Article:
How is it nonsense? Why shouldn’t we think that? Here you are, still going strong. I’m still here because, as I say, I just about take anything that’s good for me. I work [but] I don’t know what I’m doing next year. You don’t know. You don’t know when the [the economy can turn sour] and people aren’t buying tickets anymore and there are all kinds of things that happen. Everybody I bump into says to me, ‘The road is terrible.’ The Wall Street Journal had a big article two weeks ago on how bad the road is for tickets. You don’t know in this business. Melissa and I just did a new reality show that starts in January. It’s going to be called ‘Joan and Melissa: Mother Knows Best?’ with a big question mark. It’s going to be for WE. And it just wrapped. And I think it’s terrific. Now, is it terrific? I don’t know. Are people gonna find WE? I don’t know. Are they gonna pick it up? My show, ‘How’d You Get so Rich?’ [on TV Land in 2009] . . . We got great numbers the first year, great numbers the second year, we don’t know if they’re going to pick it up the third year. Who knows?


Can we assume that you’re pleased that ‘A Piece of Work’ received so many rave reviews and positive press?
Oh, my God, it was like a gift coming down from Mount Olympus. We were in shock, we went to Sundance and we figured they’d all say, ‘Nice, interesting . . .’ [but] we won awards and they stood up. We got standing ovations. It was a joy and a thrill.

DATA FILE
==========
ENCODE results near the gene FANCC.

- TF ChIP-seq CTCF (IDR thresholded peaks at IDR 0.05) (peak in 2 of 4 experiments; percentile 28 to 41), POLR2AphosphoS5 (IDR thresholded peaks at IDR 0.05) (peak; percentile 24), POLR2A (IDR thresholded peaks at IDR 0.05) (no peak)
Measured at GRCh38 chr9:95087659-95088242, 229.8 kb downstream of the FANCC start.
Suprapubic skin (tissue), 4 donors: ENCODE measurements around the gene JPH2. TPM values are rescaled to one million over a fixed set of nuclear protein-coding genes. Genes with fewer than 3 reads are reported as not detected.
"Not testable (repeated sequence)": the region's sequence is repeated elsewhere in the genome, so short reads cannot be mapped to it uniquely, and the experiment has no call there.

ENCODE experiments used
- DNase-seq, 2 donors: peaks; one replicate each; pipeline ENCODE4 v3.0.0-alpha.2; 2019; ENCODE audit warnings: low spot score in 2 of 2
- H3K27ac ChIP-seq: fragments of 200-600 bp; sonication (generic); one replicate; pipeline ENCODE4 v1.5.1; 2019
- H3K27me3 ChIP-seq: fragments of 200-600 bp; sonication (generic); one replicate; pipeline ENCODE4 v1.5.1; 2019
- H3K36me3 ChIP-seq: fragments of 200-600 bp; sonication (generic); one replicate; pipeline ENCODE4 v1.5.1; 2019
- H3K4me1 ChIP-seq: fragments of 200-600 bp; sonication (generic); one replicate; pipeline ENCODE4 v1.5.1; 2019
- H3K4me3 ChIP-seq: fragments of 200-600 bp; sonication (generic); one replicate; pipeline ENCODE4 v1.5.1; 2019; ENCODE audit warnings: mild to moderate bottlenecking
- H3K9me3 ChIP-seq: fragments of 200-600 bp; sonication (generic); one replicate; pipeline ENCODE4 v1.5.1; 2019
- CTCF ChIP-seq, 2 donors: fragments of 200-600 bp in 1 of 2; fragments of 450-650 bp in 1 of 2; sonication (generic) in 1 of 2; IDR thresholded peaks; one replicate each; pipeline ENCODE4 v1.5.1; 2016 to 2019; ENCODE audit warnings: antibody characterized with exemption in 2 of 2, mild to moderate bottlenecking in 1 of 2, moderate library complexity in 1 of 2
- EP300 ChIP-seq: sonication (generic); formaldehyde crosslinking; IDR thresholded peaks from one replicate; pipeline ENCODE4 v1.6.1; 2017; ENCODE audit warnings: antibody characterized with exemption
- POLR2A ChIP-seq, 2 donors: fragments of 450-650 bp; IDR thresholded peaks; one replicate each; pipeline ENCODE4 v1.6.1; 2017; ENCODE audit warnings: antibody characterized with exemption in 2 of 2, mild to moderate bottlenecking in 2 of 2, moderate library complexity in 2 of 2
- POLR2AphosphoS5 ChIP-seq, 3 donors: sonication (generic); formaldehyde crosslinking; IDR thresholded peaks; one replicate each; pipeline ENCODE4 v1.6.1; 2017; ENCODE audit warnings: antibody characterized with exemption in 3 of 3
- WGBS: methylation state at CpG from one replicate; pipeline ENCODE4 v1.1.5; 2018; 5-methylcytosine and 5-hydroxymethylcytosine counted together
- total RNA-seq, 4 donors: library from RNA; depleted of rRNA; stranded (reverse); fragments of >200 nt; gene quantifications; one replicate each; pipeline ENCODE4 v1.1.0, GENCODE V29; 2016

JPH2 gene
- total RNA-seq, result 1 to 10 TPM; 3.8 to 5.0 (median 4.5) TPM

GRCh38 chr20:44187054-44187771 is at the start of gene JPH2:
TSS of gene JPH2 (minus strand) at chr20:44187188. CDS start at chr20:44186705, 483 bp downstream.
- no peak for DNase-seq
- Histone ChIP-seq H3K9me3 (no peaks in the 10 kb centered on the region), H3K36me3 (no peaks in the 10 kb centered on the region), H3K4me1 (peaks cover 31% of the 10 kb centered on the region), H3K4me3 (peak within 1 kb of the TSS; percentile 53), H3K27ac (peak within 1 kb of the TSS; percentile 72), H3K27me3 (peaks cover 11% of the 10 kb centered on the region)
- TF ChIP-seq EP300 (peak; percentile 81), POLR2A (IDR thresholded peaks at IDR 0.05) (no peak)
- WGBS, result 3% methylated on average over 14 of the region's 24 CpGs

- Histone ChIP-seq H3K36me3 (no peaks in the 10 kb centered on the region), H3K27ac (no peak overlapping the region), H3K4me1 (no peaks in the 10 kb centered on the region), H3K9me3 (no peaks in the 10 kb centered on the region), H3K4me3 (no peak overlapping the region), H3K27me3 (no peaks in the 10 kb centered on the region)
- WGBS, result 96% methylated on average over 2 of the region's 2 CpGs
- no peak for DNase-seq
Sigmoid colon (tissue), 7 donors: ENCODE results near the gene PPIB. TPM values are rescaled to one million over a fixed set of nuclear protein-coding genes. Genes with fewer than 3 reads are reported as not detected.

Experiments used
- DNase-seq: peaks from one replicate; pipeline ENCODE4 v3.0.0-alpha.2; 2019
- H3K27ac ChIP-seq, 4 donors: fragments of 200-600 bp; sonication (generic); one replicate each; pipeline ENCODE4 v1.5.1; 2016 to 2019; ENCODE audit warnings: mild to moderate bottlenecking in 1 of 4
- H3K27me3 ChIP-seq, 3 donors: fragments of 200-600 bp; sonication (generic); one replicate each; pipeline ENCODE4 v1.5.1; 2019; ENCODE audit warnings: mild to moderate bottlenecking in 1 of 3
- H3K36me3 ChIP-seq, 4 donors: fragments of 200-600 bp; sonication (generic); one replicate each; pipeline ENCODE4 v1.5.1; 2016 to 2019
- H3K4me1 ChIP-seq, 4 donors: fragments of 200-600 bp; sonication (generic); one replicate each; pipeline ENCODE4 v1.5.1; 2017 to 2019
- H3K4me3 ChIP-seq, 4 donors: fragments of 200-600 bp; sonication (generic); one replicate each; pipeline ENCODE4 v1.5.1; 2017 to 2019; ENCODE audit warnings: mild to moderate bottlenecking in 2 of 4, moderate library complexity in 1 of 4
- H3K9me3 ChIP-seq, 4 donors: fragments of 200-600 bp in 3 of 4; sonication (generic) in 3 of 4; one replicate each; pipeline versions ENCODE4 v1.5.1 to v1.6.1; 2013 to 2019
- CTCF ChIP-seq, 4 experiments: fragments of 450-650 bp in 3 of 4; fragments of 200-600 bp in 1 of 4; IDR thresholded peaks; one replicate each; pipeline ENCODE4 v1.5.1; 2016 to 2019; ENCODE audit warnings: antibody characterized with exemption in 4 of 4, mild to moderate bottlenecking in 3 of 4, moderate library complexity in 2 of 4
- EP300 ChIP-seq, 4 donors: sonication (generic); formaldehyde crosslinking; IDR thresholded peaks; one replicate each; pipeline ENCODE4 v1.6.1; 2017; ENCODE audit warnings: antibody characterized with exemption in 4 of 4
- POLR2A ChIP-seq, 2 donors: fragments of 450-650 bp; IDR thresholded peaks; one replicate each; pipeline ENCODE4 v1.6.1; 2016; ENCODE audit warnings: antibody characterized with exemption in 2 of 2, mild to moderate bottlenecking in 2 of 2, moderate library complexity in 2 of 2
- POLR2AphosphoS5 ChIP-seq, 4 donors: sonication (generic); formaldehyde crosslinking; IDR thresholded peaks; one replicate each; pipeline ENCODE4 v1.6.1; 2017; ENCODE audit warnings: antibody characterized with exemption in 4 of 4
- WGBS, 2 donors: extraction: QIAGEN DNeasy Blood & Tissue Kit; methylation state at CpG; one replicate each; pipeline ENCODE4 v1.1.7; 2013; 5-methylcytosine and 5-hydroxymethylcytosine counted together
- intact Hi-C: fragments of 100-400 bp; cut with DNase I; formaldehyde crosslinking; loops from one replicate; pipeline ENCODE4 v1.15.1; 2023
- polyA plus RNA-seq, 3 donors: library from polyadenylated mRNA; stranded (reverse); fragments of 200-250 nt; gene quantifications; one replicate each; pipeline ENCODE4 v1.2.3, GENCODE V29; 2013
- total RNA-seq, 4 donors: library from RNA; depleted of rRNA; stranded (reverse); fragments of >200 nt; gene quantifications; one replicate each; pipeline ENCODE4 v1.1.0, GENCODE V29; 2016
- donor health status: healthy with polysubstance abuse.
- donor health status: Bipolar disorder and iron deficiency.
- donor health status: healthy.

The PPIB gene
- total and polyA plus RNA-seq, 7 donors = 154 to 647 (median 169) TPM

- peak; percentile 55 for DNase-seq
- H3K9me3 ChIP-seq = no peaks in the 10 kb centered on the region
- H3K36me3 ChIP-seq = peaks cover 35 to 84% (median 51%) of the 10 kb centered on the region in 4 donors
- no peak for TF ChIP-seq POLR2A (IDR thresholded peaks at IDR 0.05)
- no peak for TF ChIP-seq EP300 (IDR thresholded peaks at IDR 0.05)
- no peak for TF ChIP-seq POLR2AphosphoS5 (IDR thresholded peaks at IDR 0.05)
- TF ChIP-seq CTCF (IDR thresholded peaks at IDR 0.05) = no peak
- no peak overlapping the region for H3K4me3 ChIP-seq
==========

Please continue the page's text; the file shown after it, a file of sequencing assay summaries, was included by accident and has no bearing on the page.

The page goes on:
Was it a joy and a thrill to actually make the film or was it annoying or otherwise difficult to do? The only annoying thing was wearing that stupid battery pack all day.


You wear that on your back, clipped to the waistband of your clothes, right?
And that adds inches to your waist.

In other words, it makes your clothes bulge out? Yeah! What’s the old joke about the two Muslim women? ‘Tell me the truth, does the bomb make me look fat?’

Your friend Don Rickles made his own documentary [2007’s ‘Mr. Warmth: The Don Rickles Project,’ directed by John Landis]. Did that inspire you to make your own? Not inspired me, but I knew I didn’t want a documentary like that, like Don’s, with all his friends saying how wonderful he is.

One of the most riveting sequences in the documentary was your on-stage confrontation with an audience member who took offense at something you said and really heckled you. And you really put him down. Yes, that was wild. I get so few hecklers. Sometimes I get people who want to joke along with me ’cause they feel they know me so well. And so my retort to him was so strong because I was in such shock.


In retrospect, do you feel you were too strong?
Well, you’ve got 4,000 people out there who have paid to see you and you cannot let this continue. You must stop a heckler because they didn’t pay to see the heckler. And you’re gonna ruin their night.

Then your goal at that moment was to stop the heckling without stopping the show. Exactly.

Do you think you succeeded in that instance? Oh, yeah. That happened in the middle of the show. So by the time [the audience] left, they had a wonderful time. And that’s my goal every time I go on stage. If you’ve gotten dressed and gotten a babysitter and parked your car for money, you damn well better come out of there saying this is the best show I ever saw.